The last time I wrote about the Indian budget, which was exactly a year ago, I had said that our budget-making is as per Murphy’s Law. I meant that in not realizing the previous year’s mistake, we once again created a union budget that ignored the needs of the common man and woman. This, while we were still recovering from the Covid-19 pandemic, and were hit by the Omicron variant of the coronavirus.
Now, I wonder if we aren’t proving another variant of Murphy’s Law: Murphy’s Law of Bureaucracy states that if something has to go wrong, it will go wrong in triplicate. This budget then would be the third supply-side budget that once again seems to ignore the ordinary household. Let me explain.
In a year of high inflation across the world and a global slowdown – with recession in some countries likely – it is imperative that India focuses on its domestic market and economy. In the years of the pandemic, India experienced a healthy surge in exports, but that has already waned and with increasing imports, our trade deficit is once again widening. This puts pressure on our current account deficit, which has already grown to an alarming 4.4% in the second quarter of FY 23. A weaker rupee makes our balance of payments and our repayment of external debt extremely precarious.
Focus on our domestic economy means that we must first ensure we get inflation down from its several years’ high levels. Core CPI in India at 6.1% is now higher than in the US where it has trended down to 5.7% and Eurozone, where it has stayed steady for two months at 5.2%. In order to protect ordinary folk from the adverse impacts of inflation, we must also make employment a national-level priority in India, which we haven’t been doing. Next, after three devastating years of the pandemic we ought to focus on areas that suffered the worst during this time: education and healthcare. We must attempt to rebuild efforts to not merely catch up on lost time, but steel ourselves for another similar calamity to hit us in the years ahead.
Instead, we are being self-congratulatory on how fast we are growing compared to other economies and how we will be the shining economy in the world. The Economic Survey, from what I heard on TV news and read in the newspapers itself paints a picture of a buoyant and growing economy, without stressing enough on certain age-old chronic problems such as unemployment, lack of human development, a disproportionately large informal sector, etc. that need to be tackled on a war-footing in our country. Resilience to Resurgence is a good alliterative title, but does it really analyse what the country needs? Usually, The Economic Survey also shares a few ideas on reforms that ought to be attempted, as a way of encouraging serious discussion and debate; this one seemed to lack any.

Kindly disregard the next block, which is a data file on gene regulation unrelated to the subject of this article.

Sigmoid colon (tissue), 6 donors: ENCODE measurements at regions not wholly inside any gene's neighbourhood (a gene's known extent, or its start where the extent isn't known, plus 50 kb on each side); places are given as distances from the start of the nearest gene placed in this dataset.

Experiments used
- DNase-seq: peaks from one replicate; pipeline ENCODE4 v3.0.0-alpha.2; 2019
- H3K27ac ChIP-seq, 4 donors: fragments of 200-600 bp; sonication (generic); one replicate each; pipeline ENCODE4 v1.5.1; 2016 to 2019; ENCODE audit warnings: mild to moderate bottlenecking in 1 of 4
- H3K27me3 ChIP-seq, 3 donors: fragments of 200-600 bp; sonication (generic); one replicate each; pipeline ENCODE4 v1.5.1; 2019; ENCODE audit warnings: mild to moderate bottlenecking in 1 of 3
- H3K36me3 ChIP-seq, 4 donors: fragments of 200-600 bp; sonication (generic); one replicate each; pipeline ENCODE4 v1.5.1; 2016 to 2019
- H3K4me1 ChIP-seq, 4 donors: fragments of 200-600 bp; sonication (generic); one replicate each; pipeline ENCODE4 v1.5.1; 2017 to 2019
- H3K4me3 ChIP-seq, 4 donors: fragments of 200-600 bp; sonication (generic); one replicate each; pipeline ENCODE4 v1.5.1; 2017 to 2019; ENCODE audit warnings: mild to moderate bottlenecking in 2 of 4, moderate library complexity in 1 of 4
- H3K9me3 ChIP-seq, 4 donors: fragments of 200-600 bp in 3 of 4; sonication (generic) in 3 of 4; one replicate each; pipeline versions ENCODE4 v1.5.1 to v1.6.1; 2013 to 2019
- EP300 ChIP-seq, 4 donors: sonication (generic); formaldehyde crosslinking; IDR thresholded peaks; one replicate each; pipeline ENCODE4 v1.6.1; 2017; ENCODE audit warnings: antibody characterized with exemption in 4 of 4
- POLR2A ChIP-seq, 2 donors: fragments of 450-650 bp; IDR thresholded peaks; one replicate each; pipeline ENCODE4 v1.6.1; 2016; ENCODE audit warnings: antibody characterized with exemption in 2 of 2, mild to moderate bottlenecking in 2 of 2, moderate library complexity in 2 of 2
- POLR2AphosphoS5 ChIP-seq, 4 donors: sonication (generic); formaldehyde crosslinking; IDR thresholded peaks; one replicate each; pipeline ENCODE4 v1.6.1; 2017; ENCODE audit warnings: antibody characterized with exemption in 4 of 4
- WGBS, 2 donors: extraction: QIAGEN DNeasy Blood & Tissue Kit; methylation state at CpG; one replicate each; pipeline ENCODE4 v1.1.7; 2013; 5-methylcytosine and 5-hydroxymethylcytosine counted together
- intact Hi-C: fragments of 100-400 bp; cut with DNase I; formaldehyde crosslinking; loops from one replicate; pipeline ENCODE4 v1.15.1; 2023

On the Union Budget 2023 itself, I think the Finance Minister, Nirmala Sitharaman was attempting a delicate balancing act between encouraging growth and maintaining fiscal prudence. On that count, she has managed to reassure investors and the markets that the Indian economy is on the right track. Of course, a lot depends on whether we actually manage to tame inflation in the months ahead, as that is what economists and the world will be watching. To that extent, one hopes that the government will allow RBI to do its job of controlling inflation, without pressuring them to pause rate hikes or worse, to start cutting rates, in order to stoke growth. In a pre-election year, this is highly possible.
The budget depends largely on another huge burst of capital expenditure to boost growth, increasing the effective capex amount even over last year’s. While FY23 effective capex was Rs 10.7 lakh crores, it is 13.7 lakh crores for FY24, an increase of a third. The government claims that this is to crowd-in private sector investment, but unless there is adequate demand in the economy, that is unlikely to happen. During the years of the pandemic, it was good to see gross fixed capital formation (business investment) grow considerably as a result of pent-up demand and as a share of GDP as well to 34.7%. One doesn’t know, of course, how much of this is government investment and how much is private sector and it is important that we have this data made public. It is possible that private sector investment has also gone up thanks to the government’s PLI scheme, but this is license raj by another name and it will take several years for us to know how beneficial any of this has been, both in employment generation and in economic output.
The problem is where this government capex is being allocated. Just like last year, it is NHAI, with an additional Rs 30,000 crores in 2023-24 BE over 2022-23 BE, taking the total spend next year to Rs.162,207 crores. PM Awaas Yojana, the government’s flagship affordable housing scheme has its allocation hiked by 66% to Rs 79,590 crores. Railways has received a capex allocation of 2.4 lakh crores for 2023-24, while defence spending BE has gone up to Rs 2 lakh crores. There seems to be a thrust on AI and EV technology in this budget, with a capital allocation of Rs 35,000 crores for Make AI in India and Rs 5172 crores on FAME for manufacture of hybrid and electric vehicles in India, double last year’s RE of Rs 2898 crores.